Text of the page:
the dwellers of the urbs, who always styled themselves more cultivated and more civilised. So urbanus as well as urbanitas, by virtue of their genuine, etymological meaning, referred essentially to things and people concerned with the material part of the grouping of buildings. That is why it was observed that this true and genuine meaning of urbanus and its derivatives, while it was kept pure among the most ancient authors, degenerated as the distances separating it from the use and the time of its primitive origins grew. (1867, TGU, I, 505-506)

As for the fate that the word urbs suff ered in Romance languages, the curious fact did not escape Cerda that Spanish

has, until now, admitted only the nouns derived from it, while relegating to oblivion the root word, doubtless because of the harshness of its sound. (1867, TGU, I, 485)

One of those derivatives of urbs then in use in Spanish was suburbia {suburb}:

common, and more especially, official usage having admitted the word suburb, which is a compound of urb, it is a sore point that the latter should not have been hispanicized, for in both official and common language it would have spared the use of circumlocutory phrases which anyone who wants to express the idea of an unqualified group of buildings or dwellings finds himself forced to use, that is, without specifying, with the word used, whether it is what is called a city, township, town, place, or village. (1867, TGU, I, 471-472)

But to judge from all the signs, Cerda himself approached urbs in just the way he pointed md: first he used the derivatives and then he got interested in the root. In fact, around 1860-61 he replaced the cumbersome appendage “of the city” with the concise adjective “m·ban” and he started talking, for example, of “urban” viality or salubrity (GARCiA-BELLIDO, 1994b). Around the same period, he invented a derivative of this same adjective, the verb urbanizar {to urbanize}, and only some years later – in his General Theory of Ur-banization of 1867- did he use the ter-m urb systematically and with a precise meaning. However, since the logic of invention is one thing and that of exposition another, we shall address the concept of urb before that of urbanization for greater clarity of exposition.

So, having invented the words urbanize and urbanization, he realised how appropriate or necessary it was to hispanicize the root urbs, giving it the for-m urbe, which apparently had never been used before, either- in Spanish or in other European languages:

Ur-be derives from or rather, is the Latin urbs, from the genitive of which, urbis, the ablative urbe is generated. This forms the hispanicized word that we have used with this same desinence or ending, following the general and constant use of our romance language 5. (1867, TGU, I, 504)

In addition to his own testimony, there is further evidence that it was Cerda who put the word urb into circulation among us: the fact that while the adjective urbano {urban} was already recor-ded from the 15th centur-y (COROMINAS y PASCUAL, 1980-83), the substantive noun urbe {ur-b} did not appear- in Spanish encyclopaedias until the end of the 19th century and, even then, in quotation marks and italicised, as a term not yet common (LODARES, 1989, 64). In fact, the Dictiona1·y of the Royal Spanish Academy did not incorporate it until1925.

The curious cir-cumstance that there was no Spanish translation or equivalent of urbs at that time, while there were several derivatives of that Latin ter-m, may have made rapid acceptance of the neologisms that he coined from that root easier. On the other hand, such more or- less common der-ivatives shared one common featur-e, namely that, as occurs in Latin, almost all r-eferred to “qualities and circumstances and happenstances proper to the groups of combined buildings” (1867, TGU, I, 504).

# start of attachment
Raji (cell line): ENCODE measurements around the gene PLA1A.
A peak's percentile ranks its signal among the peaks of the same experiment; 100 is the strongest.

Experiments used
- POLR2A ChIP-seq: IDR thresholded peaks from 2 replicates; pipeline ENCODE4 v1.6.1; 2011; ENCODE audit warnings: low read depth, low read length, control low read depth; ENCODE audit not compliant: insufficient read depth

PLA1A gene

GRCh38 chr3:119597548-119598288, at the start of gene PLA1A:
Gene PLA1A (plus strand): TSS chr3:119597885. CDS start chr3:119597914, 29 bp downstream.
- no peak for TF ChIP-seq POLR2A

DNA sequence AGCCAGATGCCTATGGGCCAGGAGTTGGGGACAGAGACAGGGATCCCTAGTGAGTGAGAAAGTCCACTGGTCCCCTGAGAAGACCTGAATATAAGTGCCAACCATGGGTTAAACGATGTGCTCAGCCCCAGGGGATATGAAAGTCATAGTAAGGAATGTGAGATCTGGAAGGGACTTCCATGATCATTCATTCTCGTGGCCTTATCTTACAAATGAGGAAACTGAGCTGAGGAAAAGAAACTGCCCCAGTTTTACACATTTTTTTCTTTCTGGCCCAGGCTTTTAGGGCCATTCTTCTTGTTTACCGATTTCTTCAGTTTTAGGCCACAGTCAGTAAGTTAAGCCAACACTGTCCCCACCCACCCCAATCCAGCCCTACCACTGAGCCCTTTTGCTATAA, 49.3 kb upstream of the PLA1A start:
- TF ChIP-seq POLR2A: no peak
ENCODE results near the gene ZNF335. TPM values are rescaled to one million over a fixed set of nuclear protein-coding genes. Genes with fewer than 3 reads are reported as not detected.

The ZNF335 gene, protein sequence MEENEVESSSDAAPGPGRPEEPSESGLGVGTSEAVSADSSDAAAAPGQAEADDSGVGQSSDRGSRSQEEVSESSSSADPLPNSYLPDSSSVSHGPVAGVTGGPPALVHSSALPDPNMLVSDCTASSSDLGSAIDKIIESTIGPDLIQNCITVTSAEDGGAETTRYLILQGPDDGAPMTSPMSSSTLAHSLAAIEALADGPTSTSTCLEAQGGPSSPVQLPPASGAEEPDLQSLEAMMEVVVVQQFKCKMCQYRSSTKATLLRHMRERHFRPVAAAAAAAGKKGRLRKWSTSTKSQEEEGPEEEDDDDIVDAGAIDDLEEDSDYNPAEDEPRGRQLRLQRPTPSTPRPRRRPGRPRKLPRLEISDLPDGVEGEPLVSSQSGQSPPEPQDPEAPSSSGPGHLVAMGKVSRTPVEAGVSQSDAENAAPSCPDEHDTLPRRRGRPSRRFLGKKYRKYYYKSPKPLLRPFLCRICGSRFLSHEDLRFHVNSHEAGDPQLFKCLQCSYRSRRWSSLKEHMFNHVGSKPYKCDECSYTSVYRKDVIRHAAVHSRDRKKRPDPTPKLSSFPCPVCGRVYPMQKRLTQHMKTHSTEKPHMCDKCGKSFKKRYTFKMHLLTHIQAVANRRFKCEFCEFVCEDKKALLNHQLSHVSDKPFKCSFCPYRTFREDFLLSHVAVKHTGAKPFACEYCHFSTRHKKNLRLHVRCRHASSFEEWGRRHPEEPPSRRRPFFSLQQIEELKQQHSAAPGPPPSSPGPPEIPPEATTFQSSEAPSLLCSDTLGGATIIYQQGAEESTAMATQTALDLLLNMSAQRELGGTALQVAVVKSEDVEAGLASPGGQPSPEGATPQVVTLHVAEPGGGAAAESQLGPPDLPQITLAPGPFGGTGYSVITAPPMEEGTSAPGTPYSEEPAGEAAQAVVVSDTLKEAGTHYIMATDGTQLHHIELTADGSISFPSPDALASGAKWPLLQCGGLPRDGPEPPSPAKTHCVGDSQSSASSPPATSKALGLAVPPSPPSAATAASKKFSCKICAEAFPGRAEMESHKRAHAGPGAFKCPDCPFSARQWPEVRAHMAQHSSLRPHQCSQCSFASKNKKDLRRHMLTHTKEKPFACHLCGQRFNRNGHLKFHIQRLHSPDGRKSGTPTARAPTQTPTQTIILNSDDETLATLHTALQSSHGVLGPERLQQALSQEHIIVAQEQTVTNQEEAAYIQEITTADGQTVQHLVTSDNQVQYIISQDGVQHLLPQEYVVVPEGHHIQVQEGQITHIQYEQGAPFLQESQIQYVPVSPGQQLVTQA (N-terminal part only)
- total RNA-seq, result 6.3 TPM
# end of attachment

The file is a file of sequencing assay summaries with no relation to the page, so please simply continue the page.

The functional concept of urb

Although the word urbe in Spanish is now reserved for major cities Cerda introduced the ter-m with a very differ-ent purpose, that of expr-essing

simply and generically a group of buildings with no specific relationship to its size, which is of almost total indifference for the application of the fundamental principles of urbanization, nor to its hierarchy, since urbanizing science can recognise none … (1867, TGU, I, 30-31)

Or, as he said elsewhere,

Urb, for us, is therefore not a city, township, town, place, village or burgh, corral, stable or homestead, cluster, ranch or encampment, but encompasses within its vast meaning every limited or numerous group, small or large, of luxurious or miserable dwellings, of masonry or of simple matting, from the haughtiest city to the humblest encampment, in which, in addition to being linked through the connections of common viality, the dwellings maintain among themselves those relations proper to the shelter of the rational being, even when these dwellings are not worthy of him. This is the case of so many which are found, not necessarily in the deserts of Africa, but even -to the greater shame of humanity- in the very centre of those urban groups in which the advances of modern civilisation are proclaimed with utmost ostentatiousness. (1867, TGU, I, 481)

Unlike many other contemporary and later urbanists who focused their attention on the great cities since it was there that the problems of industrial civilisation manifested most acutely, Cerda aimed to develop a theory valid for any grouping of buildings, and for this he needed to define a concept applicable to all. This enthusiasm for universality led him to postulate that j~~st two shelters, providing mutual assistance, already constit~~te an urb. (1867, TGU, I, 44J

He repeated many times that the essence of an urb is far removed from its size, and since the current {Spanish} concept ofurb is very different from his own, it bears repetition here:

For us, an urb of ten hectares is as worthy of consideration as one of ten thousand. All are urbs. All give shelter to humanity, and it only remains to wish that it were equally well treated within all. (1867, TGU, I, 249)